Housing surprises and making better decisions

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grundomatic
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Housing surprises and making better decisions

Post by grundomatic »

Bottom line up top: How can one avoid surprises when selecting housing? More generally, how does one make better decisions when there are high costs of iteration?

A long, long time (8 years) ago in a fancy neighborhood in the desert, I read a book and blog called Early Retirement Extreme. Not ready to fully understand the systems thinking within, but convinced I needed to make some changes, I did what any good noob would do–copy the methods straight out of chapter 6 / day 1 of the 21 day challenge and find a new place to live.

Location, location, cost were the variables I was to manage. I found myself managing other variables as well. What ended up being the deciding one was the property managers. Many companies didn’t bother to return my communications, whether by email or phone. Others were happy to allow me to let myself into properties that had not been cleaned–not only was it hard to look past other’s schmutz, to me it signaled an unprofessionalism I didn’t want to deal with. So I kept looking.

Eventually I found a cute little middle unit in a triplex. It was owned by a cool couple as a side project/investment. She was the super outgoing business manager type, and he was the quiet musician that was proficient at fixing things. They had just remodeled the unit I was looking at, and had already done the others. They pointed out the changes around the place they had made, and their conscientiousness sold me. They wanted to make this a nice place to live. Location and price were good, so I wrote a check for my deposit and they did their background check. It was small, but hey, this new book and blog taught me how to get rid of stuff, too, so no worries!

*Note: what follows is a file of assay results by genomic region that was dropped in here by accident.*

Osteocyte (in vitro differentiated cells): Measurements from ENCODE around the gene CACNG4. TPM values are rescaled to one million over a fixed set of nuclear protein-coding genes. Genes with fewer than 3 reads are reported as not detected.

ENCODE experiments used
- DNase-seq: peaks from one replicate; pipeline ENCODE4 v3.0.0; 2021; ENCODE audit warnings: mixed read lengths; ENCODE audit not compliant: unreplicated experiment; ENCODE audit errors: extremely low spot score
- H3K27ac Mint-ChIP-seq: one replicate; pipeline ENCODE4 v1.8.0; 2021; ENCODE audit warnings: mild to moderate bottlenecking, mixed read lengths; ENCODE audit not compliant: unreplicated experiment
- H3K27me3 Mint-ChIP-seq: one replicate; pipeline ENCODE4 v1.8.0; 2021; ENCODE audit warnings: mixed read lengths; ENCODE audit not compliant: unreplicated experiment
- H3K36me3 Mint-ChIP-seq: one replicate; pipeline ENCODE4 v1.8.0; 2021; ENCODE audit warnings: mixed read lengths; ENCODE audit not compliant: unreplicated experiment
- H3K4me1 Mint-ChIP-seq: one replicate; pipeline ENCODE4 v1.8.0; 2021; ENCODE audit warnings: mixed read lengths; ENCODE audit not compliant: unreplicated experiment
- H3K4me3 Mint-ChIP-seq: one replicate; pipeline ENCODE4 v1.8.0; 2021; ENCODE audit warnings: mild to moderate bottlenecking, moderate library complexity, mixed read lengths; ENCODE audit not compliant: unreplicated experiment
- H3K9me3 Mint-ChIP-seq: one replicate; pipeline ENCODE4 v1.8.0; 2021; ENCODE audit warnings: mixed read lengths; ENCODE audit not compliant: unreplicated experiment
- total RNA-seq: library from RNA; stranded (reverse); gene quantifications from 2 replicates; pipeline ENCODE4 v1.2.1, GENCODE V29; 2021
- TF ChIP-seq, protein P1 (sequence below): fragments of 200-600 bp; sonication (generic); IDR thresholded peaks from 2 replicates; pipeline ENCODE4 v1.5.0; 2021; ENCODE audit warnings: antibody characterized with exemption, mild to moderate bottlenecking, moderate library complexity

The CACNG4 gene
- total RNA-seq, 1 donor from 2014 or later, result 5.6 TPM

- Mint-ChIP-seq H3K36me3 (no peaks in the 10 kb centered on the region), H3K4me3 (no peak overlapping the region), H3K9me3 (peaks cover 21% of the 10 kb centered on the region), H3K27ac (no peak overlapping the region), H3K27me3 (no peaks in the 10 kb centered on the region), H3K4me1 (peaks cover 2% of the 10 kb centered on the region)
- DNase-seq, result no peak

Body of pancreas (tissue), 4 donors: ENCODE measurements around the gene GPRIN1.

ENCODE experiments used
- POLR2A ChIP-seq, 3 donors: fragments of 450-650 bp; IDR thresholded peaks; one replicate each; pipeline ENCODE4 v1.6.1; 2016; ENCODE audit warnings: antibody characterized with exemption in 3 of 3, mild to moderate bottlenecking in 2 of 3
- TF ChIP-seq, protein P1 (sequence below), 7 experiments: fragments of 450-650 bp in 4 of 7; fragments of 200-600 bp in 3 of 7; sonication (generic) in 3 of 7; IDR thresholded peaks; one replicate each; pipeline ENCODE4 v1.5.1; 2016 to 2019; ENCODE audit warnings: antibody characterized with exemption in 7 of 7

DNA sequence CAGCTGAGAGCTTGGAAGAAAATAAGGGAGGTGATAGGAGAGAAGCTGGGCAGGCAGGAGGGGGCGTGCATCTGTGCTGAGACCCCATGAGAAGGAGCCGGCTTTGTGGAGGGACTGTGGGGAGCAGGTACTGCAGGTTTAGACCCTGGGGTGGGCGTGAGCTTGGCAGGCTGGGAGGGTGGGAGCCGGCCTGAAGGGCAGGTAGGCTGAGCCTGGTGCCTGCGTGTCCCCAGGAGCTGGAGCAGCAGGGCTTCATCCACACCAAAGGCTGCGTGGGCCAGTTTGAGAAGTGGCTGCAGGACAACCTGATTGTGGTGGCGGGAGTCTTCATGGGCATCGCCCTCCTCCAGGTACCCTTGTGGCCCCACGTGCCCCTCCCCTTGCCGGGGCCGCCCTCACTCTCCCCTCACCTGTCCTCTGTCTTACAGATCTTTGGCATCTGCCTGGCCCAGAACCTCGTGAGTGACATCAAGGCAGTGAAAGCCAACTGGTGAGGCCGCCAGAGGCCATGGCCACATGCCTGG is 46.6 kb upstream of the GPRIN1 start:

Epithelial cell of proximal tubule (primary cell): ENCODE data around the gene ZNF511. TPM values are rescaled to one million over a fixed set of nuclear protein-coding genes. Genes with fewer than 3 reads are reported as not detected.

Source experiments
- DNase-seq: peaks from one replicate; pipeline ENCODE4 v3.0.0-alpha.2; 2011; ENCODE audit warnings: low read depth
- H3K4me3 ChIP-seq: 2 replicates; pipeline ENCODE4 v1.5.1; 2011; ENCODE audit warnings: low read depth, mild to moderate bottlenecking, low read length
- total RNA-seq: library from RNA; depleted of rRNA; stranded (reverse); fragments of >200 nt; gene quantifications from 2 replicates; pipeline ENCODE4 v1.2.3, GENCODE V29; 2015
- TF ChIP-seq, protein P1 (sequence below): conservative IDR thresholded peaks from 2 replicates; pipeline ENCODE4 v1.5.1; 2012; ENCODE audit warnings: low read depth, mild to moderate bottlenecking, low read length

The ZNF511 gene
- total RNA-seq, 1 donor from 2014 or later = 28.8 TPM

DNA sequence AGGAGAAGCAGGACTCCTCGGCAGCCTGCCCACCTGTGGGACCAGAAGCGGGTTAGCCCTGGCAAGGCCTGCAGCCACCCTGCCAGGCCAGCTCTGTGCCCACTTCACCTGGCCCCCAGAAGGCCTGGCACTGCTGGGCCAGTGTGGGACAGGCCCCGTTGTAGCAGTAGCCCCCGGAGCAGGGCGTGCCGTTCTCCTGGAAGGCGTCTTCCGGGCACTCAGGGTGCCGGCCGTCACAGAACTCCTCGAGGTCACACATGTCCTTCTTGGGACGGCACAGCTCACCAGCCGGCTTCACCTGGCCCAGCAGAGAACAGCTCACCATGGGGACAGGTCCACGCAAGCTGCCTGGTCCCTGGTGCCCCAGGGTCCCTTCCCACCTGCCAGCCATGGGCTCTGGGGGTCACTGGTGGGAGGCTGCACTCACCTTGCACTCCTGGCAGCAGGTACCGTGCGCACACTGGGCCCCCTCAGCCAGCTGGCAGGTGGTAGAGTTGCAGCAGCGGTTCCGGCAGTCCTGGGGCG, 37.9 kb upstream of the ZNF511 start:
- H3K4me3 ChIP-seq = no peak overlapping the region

We moved in, and things were good for a bit–saving money and being closer to things. The couple that owned the place ended up selling it to an older couple that had their idiot son manage the place. Afterwards, or maybe it would have happened anyhow, we started noticing how we were foreigners living in a different kingdom. The neighbors would fight loudly in the middle of the night. Then the new neighbors were even more hotheaded. Other neighbors, despite having the larger, nice backyard, would smoke on the front patio about 10 ft from our door, making it unpleasant to have the windows open during the many months of nice weather we have.